And yet, this atmosphere of optimistic dialogue papers over significant divisions. Lutherans don’t agree with the Catholic Church on the authority of the pope or the way their churches should be governed by bishops. They themselves are not unified: The Lutheran World Federation, which represented Lutherans at the conference in Sweden, doesn’t actually speak for all Lutheran denominations. Prominent groups with more than 1 million members, such as the Lutheran Church-Missouri Synod in the United States, remain separate from even those who share a denominational name.
“It’s kind of a scandal, and it’s also a point of sorrow, because it divides the family,” said Eaton, whose more liberal denomination, the ELCA, is part of the Lutheran World Federation. “We also look silly to the rest of the world, I think, if we’re all fighting with each other.” Yet Samuel Nafzger, a former LCMS leader, wrote in a 2009 paper that doctrinal differences matter—and they’re best resolved directly, “not by ignoring them or by agreeing to disagree.”
Some within the Catholic Church are also skeptical of Pope Francis’s aggressive outreach to Christians of other traditions. “I think he’s tried to follow a cautious line in relationships with other Christian groups,” said Father Russell McDougall, the rector of Tantur Ecumenical Institute in Jerusalem, “because he realizes that if he gets too far ahead of his flock, he’ll lose them.” While the pope has worked on reaching out to Protestants, his ecumenical energy has more often been directed toward Eastern Orthodox churches, which deserve “special consideration” based on their close heritage with the Roman Catholic Church, according to Vatican II documents. There, too, some are skeptical. In Israel and elsewhere, for example, “some Eastern Orthodox clergy … believe ecumenism is the work of the devil,” said McDougall.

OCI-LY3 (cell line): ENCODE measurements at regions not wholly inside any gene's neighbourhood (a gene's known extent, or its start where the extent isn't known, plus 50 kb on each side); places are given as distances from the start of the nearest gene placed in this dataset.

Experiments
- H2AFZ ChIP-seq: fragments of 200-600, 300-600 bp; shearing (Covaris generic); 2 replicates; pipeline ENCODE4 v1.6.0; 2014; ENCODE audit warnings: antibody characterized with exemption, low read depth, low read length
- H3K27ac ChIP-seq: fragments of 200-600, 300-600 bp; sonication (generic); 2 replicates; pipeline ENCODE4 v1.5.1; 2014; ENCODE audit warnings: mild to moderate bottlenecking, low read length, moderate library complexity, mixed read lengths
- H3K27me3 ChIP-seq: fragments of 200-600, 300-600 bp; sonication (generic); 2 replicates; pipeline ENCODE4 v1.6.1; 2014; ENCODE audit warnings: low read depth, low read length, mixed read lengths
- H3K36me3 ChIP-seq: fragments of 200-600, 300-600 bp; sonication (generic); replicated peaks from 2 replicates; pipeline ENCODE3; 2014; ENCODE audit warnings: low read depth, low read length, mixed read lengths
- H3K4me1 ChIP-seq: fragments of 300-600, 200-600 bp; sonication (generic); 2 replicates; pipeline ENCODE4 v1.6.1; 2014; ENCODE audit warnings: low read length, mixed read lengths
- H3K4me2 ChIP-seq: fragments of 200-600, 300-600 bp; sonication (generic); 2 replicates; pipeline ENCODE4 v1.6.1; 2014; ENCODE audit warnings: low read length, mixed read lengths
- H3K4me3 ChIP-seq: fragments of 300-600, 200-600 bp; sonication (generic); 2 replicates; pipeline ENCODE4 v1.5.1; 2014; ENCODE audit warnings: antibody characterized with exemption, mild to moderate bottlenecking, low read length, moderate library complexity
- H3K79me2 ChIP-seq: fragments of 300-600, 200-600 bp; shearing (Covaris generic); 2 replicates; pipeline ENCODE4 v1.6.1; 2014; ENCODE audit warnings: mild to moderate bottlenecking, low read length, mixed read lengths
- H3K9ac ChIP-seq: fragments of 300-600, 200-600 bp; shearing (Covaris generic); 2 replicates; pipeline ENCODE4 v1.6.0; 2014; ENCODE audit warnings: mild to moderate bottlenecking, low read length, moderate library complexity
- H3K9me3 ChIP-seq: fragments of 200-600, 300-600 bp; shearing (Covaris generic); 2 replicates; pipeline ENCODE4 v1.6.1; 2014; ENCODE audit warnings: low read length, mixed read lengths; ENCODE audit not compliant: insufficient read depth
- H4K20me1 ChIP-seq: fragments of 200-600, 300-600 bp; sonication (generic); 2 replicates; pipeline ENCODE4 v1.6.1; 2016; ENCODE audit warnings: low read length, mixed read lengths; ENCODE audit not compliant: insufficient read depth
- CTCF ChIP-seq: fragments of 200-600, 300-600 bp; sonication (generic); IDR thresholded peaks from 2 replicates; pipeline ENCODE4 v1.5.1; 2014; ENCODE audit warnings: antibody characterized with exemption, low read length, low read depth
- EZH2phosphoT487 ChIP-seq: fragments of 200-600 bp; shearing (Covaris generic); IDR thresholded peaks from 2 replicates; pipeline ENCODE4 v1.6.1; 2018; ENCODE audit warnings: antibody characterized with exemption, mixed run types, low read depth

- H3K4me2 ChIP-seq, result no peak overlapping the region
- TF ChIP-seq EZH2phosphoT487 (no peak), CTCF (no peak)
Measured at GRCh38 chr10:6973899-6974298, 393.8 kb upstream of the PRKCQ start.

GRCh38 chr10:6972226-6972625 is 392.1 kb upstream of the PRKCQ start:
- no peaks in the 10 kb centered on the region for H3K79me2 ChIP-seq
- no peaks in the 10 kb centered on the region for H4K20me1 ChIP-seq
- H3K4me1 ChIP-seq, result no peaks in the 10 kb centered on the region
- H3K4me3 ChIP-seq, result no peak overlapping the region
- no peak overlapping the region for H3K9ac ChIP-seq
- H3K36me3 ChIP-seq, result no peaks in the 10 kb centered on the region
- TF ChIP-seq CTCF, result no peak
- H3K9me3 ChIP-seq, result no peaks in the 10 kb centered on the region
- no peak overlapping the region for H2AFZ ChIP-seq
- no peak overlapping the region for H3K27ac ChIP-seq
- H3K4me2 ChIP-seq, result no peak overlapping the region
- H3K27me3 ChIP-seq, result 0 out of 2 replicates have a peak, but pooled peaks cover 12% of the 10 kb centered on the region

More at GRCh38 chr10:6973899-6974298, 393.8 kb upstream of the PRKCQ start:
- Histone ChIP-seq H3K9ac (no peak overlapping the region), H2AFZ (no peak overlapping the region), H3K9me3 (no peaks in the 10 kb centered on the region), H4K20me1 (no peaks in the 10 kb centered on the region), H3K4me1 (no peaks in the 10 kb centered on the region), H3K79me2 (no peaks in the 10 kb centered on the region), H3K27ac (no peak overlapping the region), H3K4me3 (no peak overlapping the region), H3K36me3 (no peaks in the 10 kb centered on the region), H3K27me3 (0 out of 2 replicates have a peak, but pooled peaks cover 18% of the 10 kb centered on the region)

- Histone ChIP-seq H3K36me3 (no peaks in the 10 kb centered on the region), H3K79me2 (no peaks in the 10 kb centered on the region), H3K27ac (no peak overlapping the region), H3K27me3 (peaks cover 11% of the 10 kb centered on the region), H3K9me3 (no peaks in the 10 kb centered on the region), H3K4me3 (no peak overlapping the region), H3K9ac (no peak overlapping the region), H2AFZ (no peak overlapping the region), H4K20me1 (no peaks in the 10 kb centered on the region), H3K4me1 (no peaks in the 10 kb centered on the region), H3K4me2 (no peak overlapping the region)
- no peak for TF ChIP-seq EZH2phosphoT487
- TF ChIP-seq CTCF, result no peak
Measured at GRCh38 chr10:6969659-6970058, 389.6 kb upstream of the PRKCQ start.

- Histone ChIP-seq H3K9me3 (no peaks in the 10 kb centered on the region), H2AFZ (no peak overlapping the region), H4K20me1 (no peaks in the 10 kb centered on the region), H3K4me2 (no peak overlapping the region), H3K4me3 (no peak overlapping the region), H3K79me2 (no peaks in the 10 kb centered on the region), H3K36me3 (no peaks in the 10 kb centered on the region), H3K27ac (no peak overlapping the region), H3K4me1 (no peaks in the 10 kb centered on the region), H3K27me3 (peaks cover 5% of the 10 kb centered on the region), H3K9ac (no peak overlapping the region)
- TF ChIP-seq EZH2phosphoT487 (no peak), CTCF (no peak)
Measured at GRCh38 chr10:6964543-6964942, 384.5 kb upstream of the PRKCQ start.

The goal of ecumenical dialogue can be hazy. Tantur was opened by Notre Dame in the 1970s in the wake of Vatican II to “assist the search for Christian unity and interchurch harmony.” And yet, McDougall said, some in the Catholic Church still think “ecumenism means, ‘Enter into dialogue with others to show them Catholicism.’” He believes that, more than ever before, “Christians now … recognize that our own narratives that we tell our congregations for catechistic purposes have been simplistic.” But living out that recognition can be rocky. “There still is a reluctance on the part of some Christians to pray with other Christians at all,” McDougall said. “The Eucharist is still a tender point … For the most part, Catholics don’t invite Protestants to communion in their churches, and the Orthodox don’t invite anyone.”
Even when leaders of different Christian traditions find theological agreement, “the churches don’t really know what to do with the results,” said Father Frans Bouwen, a member of a Catholic order called the Missionaries of Africa, or White Fathers, who run Saint Anne’s Basilica in Jerusalem. In his years overseeing a journal on ecumenism, Proche-Orient Chrétien, Bouwen has found that theologians and top Church leaders have more energy for ecumenical work than local religious leaders. “This is in some way disappointing,” he said. “The priests say, ‘We have done the work, but the churches do nothing.’”